Defeating SSL, part deux

A commenter on my post re: public key crypto made the accurate observation that given a properly implemented PKI with out-of-band key exchange, SSL *is* secure.  I can’t argue with that.  My point, which I don’t think I made well, is that there are so many possible points where the implementation can go wrong, the chance of being vulnerable to at least one is unacceptably high today.  I’ve outlined some threat models here.

First, a refresher on how SSL works and the existing PKI system for it.  When your browser connects to an SSL-enabled web site, the site tells the browser which Certificate Authority signed their public key pair.  Your browser verifies this with the CA’s public key, which was (normally) installed in the browser when you installed it.  If you can decrypt with the public key, you know the site’s SSL cert was signed by the CA’s private key.  Thus, you can trust that the public key the web site is providing you is correct.

Fail mode one:  For this to work, you have to trust the browser and the device (PC, tablet, phone) you’re working on.  Are you really that sure that every device you run SSL from has not been compromised?  There are exploits – many of them remote – for every OS, every phone, most other common devices.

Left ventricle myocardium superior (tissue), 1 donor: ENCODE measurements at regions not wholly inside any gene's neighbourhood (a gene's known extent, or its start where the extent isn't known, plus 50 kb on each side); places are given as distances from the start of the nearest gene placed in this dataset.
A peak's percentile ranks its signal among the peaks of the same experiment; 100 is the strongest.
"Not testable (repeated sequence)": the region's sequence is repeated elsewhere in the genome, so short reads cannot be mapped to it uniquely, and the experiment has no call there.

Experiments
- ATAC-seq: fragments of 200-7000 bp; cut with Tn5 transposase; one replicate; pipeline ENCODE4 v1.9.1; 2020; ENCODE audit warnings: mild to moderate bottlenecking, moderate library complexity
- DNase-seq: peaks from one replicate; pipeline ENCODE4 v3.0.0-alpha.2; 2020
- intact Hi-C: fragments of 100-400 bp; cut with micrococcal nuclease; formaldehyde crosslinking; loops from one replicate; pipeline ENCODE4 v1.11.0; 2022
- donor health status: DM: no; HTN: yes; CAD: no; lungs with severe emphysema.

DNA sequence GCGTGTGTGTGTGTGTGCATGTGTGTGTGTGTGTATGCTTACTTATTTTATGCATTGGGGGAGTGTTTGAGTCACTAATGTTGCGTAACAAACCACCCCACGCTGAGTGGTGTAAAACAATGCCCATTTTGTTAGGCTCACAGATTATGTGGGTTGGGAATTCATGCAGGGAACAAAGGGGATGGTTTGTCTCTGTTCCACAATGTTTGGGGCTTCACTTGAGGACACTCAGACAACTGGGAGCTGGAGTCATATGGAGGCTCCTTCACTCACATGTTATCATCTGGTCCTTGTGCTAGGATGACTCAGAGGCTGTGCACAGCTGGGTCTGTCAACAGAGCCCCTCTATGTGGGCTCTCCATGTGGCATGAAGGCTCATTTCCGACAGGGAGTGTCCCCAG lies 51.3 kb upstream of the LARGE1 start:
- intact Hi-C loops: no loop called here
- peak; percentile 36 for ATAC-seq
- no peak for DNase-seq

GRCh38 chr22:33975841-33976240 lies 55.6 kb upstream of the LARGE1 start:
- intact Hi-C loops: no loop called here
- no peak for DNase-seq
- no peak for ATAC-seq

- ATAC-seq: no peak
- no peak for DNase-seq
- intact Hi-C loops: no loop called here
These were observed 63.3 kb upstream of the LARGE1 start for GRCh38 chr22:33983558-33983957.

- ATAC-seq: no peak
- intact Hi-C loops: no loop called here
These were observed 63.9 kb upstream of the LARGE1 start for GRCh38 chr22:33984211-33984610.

Second: Do you trust the browser?  When we say that there’s an out-of-band key exchange, what we really mean is that the public key of the CA was preinstalled in your browser.  Thus, you have to be absolutely sure your browser was not tampered with.  When was the last time you double checked that your Firefox update was downloading from a properly certified SSL site?  Did you check an MD5 hash or PGP signature?  How about your plugins?  And wait: how about all those desktop or iPhone apps that use https to communicate?  Do you trust them as much as you trust IE or Firefox?

Third: Do you trust *every* CA in the list?  There’s a lot these days!  Should you trust them just because the makers of IE or Firefox or Opera trust them?  How rigorously do the CAs themselves check the certs they issue?

Fourth: Is every user going to pay attention to warnings about SSL.  OK, it’s hard to miss the ones in Firefox these days, but what about all those other apps?

Finally, will anyone even notice if they are not using SSL?  Because if they don’t there’s a very good chance SSLstrip can inject you.

So to me, it looks like the risk of any one error is fairly small.  But the risk that some error occurred is much, much higher.  Combine this with the increased ease of doing MitM attacks with wireless and SSL doesn’t seem like such a strong protection to bet your bank account on.


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